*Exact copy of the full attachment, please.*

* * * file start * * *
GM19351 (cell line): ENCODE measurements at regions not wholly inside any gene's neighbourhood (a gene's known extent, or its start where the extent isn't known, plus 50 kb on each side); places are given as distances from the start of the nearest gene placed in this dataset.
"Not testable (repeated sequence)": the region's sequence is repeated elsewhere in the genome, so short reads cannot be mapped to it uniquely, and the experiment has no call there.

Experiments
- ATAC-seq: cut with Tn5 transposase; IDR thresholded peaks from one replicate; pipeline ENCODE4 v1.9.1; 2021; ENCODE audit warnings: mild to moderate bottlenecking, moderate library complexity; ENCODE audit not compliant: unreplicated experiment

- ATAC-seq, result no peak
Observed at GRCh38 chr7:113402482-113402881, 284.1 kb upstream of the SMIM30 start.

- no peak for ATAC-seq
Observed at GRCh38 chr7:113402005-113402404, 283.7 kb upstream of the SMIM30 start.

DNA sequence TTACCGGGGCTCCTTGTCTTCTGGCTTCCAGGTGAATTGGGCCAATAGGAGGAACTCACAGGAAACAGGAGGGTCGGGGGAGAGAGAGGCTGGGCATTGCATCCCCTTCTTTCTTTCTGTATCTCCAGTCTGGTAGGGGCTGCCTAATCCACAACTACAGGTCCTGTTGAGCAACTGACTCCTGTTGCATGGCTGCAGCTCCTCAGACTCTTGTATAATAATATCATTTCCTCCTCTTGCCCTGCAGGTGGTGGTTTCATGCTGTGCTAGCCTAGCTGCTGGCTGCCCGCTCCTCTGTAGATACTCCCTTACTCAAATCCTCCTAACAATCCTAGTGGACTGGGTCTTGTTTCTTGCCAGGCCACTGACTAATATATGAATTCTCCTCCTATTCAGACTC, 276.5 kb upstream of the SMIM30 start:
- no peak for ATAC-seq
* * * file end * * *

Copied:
GM19351 (cell line): ENCODE measurements at regions not wholly inside any gene's neighbourhood (a gene's known extent, or its start where the extent isn't known, plus 50 kb on each side); places are given as distances from the start of the nearest gene placed in this dataset.
"Not testable (repeated sequence)": the region's sequence is repeated elsewhere in the genome, so short reads cannot be mapped to it uniquely, and the experiment has no call there.

Experiments
- ATAC-seq: cut with Tn5 transposase; IDR thresholded peaks from one replicate; pipeline ENCODE4 v1.9.1; 2021; ENCODE audit warnings: mild to moderate bottlenecking, moderate library complexity; ENCODE audit not compliant: unreplicated experiment

- ATAC-seq, result no peak
Observed at GRCh38 chr7:113402482-113402881, 284.1 kb upstream of the SMIM30 start.

- no peak for ATAC-seq
Observed at GRCh38 chr7:113402005-113402404, 283.7 kb upstream of the SMIM30 start.

DNA sequence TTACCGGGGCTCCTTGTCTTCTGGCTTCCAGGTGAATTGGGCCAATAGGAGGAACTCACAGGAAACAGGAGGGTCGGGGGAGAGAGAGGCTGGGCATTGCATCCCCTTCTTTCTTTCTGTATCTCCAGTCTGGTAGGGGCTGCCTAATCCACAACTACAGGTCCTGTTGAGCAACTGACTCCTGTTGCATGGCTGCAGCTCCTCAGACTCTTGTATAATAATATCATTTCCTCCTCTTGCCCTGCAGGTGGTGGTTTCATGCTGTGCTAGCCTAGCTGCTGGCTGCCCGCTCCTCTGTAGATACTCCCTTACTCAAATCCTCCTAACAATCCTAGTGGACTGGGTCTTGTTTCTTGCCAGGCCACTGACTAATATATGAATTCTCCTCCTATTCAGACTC, 276.5 kb upstream of the SMIM30 start:
- no peak for ATAC-seq